else if ( $?fileexit ) then
                         cat $inputfile| awk 'BEGIN{} NF!=0 {i=NF; while (i!=0) { if (i==NF) printf ("%s",$i)\
 else printf (" %s",$i); i--; } printf("\n");} END{}'
                      else
                         echo also no input file indicated
                         exit (1)
                      endif
                 endif
                 breaksw
              endsw
            breaksw
        default :
           cat $inputfile| awk 'BEGIN{} NF!=0 {i=NF; while (i!=0) { if (i==NF) printf ("%s",$i)\
 else printf (" %s",$i); i--; } printf("\n");} END{}'
           breaksw
        endsw
   breaksw
endsw



 Tue, 08 Jun 1999 03:00:00 GMT   
 Is there switch and case in sh script?

In the beginning, or at least on 20 Dec 1996 04:20:01 GMT,  MASC0102
<masc0...@rohan.sdsu.edu?> proclaimed ...

case "$I" in
        -f) echo F flag;;
        -c) echo C flag;;
        -q) echo Q flag;;
        -*) echo unknown flag;;
        *) echo everything else;
esac

--
 Don Read                      sy...@calcasieu.com
 EDP Manager                       dr...@texas.net
 Calcasieu Lumber Co.                    Austin TX
  ---- "Ya jus' mash that butt'n, righ' jere"  ---



 Wed, 09 Jun 1999 03:00:00 GMT   
 Is there switch and case in sh script?

In <59d45h$...@gondor.sdsu.edu> masc0...@rohan.sdsu.edu (MASC0102) writes:

Yup. 'switch' is csh syntax. In fact a lot of your script is in csh and will
not work under sh.

I am not going to rewrite the entire script for you, but the same
functionality can be achieved quite easily in sh. Read the friendly manpage
or a book for more details on sh syntax.

The following sh script parses the arguments and sets various flags. I have
omitted the various checks on the filename argument. You can take it from
there.

#!/bin/sh
case $# in
   0) echo "Warning :No file name or option on argument list " 1>&2; exit 1;;
esac

while true
do
   case $1 in
     -r)
         flag=r
         shift;;

     -f)
         flag=f
         shift;;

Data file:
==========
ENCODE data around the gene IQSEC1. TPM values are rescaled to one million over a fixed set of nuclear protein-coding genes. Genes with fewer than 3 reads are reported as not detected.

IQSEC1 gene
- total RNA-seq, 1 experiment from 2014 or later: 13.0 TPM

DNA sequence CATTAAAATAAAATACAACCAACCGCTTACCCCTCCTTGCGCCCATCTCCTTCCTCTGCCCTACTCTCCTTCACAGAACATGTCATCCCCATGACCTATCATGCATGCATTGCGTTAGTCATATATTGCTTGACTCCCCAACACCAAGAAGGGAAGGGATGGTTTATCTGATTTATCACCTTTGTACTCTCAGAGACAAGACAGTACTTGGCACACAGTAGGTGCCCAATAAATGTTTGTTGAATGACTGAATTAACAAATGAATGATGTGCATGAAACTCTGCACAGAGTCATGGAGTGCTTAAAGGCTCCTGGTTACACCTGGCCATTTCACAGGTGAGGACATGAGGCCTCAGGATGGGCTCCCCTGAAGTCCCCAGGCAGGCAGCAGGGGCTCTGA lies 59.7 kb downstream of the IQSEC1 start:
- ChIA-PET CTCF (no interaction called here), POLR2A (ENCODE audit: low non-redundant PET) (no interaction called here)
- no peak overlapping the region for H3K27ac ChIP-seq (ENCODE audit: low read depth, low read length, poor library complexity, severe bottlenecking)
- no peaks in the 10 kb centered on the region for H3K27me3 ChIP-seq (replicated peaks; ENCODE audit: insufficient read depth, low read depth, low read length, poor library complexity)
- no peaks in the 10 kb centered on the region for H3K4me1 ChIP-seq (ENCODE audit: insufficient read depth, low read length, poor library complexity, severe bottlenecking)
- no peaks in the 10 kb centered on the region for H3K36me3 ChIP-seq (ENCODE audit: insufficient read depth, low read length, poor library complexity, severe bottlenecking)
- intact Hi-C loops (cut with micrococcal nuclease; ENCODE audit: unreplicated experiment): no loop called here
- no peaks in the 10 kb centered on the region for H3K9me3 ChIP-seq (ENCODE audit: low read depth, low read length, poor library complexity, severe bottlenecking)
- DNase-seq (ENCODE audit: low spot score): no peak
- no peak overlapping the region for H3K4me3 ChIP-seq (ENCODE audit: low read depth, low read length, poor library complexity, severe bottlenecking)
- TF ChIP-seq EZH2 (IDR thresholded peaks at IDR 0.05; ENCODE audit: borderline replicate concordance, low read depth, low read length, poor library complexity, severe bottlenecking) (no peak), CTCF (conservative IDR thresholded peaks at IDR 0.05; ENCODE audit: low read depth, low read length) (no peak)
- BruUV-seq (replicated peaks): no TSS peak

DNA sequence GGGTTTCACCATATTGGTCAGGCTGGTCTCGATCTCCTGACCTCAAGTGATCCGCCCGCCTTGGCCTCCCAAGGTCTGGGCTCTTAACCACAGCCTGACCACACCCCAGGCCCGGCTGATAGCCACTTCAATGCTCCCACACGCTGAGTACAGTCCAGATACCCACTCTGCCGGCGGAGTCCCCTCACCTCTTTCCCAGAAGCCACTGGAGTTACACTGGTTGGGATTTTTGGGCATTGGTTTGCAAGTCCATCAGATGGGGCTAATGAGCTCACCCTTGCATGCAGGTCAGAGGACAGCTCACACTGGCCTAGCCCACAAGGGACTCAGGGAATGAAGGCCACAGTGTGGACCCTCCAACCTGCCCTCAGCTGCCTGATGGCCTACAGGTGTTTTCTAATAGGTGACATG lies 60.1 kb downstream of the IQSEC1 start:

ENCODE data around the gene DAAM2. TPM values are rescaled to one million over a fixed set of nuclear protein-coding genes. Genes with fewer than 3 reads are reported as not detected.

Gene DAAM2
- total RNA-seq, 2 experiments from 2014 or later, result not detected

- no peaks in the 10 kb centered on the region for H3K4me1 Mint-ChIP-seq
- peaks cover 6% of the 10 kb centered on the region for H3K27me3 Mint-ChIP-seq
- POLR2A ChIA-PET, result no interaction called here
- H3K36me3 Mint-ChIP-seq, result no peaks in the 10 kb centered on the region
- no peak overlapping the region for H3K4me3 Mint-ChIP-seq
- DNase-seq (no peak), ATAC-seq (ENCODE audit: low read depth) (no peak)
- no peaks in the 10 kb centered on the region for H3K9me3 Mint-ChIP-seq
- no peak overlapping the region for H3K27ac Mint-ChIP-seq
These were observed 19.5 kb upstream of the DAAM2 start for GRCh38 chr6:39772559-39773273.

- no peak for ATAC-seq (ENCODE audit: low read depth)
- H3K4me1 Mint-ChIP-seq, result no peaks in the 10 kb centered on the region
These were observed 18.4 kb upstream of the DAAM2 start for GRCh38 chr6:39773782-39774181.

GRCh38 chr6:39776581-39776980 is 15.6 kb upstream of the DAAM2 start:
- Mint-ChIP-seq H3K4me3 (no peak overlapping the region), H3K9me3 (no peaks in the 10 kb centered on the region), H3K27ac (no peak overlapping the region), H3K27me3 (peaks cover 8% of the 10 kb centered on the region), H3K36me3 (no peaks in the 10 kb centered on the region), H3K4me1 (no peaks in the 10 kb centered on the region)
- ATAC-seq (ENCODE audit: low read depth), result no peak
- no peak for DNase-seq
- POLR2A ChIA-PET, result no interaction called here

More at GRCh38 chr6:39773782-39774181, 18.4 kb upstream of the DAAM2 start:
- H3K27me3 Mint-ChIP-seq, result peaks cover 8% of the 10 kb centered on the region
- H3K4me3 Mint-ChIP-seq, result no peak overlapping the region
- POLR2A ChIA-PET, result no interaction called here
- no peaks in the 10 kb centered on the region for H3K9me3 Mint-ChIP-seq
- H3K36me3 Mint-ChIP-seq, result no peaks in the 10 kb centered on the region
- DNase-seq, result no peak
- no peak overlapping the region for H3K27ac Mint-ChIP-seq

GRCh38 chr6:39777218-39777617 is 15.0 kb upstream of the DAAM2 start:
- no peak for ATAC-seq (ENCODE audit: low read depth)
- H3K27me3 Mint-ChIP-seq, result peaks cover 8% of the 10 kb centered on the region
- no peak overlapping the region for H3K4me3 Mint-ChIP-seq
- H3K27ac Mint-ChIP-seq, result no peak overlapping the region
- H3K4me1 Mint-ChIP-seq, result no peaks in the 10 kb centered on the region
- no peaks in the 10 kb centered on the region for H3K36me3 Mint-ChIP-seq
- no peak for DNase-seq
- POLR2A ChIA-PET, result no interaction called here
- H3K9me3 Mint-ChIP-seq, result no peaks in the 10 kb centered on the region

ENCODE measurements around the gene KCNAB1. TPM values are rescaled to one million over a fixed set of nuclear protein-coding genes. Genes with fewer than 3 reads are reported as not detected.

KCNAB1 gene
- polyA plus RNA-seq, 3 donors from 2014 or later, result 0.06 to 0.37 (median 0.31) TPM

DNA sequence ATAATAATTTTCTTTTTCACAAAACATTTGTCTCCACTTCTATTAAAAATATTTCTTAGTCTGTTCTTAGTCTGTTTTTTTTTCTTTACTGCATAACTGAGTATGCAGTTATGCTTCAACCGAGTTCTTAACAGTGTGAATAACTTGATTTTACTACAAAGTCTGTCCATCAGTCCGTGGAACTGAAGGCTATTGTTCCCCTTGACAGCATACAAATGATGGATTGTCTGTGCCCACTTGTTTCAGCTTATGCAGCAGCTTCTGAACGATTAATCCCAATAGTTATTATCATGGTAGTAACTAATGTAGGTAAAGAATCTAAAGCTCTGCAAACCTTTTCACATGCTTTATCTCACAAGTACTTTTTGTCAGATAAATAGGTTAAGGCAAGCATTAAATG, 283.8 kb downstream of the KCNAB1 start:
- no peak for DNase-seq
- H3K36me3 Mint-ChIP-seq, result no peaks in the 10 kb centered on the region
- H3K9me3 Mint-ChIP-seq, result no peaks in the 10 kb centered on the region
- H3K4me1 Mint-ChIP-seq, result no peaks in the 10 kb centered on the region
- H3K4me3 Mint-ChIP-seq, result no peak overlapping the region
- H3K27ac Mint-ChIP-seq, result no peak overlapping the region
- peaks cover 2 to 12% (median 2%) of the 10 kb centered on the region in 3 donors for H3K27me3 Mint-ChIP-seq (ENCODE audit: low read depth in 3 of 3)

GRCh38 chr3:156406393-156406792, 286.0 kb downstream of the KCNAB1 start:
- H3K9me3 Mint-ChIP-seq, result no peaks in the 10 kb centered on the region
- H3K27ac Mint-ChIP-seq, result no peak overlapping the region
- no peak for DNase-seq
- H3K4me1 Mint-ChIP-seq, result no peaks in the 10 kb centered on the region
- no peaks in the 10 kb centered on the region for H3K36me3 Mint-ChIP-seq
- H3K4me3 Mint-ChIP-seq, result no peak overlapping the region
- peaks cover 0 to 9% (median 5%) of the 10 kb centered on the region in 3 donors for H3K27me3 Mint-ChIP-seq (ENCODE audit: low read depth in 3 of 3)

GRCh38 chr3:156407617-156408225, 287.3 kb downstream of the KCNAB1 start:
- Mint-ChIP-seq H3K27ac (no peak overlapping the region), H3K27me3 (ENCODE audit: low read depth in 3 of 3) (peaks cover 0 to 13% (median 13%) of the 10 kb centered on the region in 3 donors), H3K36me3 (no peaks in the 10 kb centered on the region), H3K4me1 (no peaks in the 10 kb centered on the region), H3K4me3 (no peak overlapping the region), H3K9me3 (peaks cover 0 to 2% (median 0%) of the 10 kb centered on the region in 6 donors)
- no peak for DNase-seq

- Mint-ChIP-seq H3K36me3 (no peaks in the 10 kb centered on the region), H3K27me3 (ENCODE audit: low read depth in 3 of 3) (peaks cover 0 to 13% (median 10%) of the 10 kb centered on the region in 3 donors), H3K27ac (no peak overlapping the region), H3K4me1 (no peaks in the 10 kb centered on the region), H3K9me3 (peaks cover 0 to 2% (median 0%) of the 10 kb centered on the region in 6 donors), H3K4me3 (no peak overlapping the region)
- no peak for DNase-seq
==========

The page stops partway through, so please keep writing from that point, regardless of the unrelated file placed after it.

-o)
         shift
         file=$1
         flag=o
         shift;

     "")
         break;;

      *)
         echo "Cannot understand argument:" $1 ". Goodbye."
         exit 1;;
   esac
done

Regards,
Gora



 Wed, 09 Jun 1999 03:00:00 GMT   
 Is there switch and case in sh script?

In article <59d45h$...@gondor.sdsu.edu>, masc0...@rohan.sdsu.edu

Switch is a Csh concept. The Bourne shell uses the Case statement, as
others have posted that solution to you already. However, for what you
want, you might consider Kornshell and it's getopts function. Getopts is
Kornshell's way of parsing command line flags. You usually see it within a
while loop and case statement. The Getopts function allows you to combine
the flags (-rfo would be legal in your case, and allows you to. It's a
little hard to explain, but here it is:

USAGE="Here's how to use my program...

        blah, blah, blah
"

while getopts :rfo: option
do
    case $option in

        r) rflag=true;;
        f) fflag=true;;
        +f) plusFFlag=true;;
        o) oflag=true
           file=$OPTARG
           ;;
        *) print $USAGE
           exit 2
           ;;
    esac
done

shift OPTIND - 1

The :rfo: tells getopts what are valid flags. The colon in front tells
getopts not to print an error message if an invalid flag is found. Each
valid flag is listed, and if a flag requires an option, that flag is
follow by a colon.

The flags are "set" in the case statement. Notice I added a "+f" line.
This was NOT part of your requirements, I just put that in to show you how
to check for command line parameters that start with a "+" sign.

Standard Kornshell procedure says you set the flags you want, then check
them further in your code. The idea is to keep the parsing of the flags
clean as possible. It also tends to greatly simplify your code.

Hope this helps.

--
David Weintraub                    _/_/_/_/_/_/_/_/_/_/_/_/_/_/_/_/_/_/_/_/_/
Deutsche Bank, NA                 _/                                      _/
dw...@dbna.com                   _/    I AM THE GREAT AND POWERFUL OZ*   _/
dav...@cnj.digex.net            _/                                      _/
                               _/_/_/_/_/_/_/_/_/_/_/_/_/_/_/_/_/_/_/_/_/
                          *(Pay no attention to the man behind the curtains)



 Wed, 09 Jun 1999 03:00:00 GMT   
 
   [ 4 post ]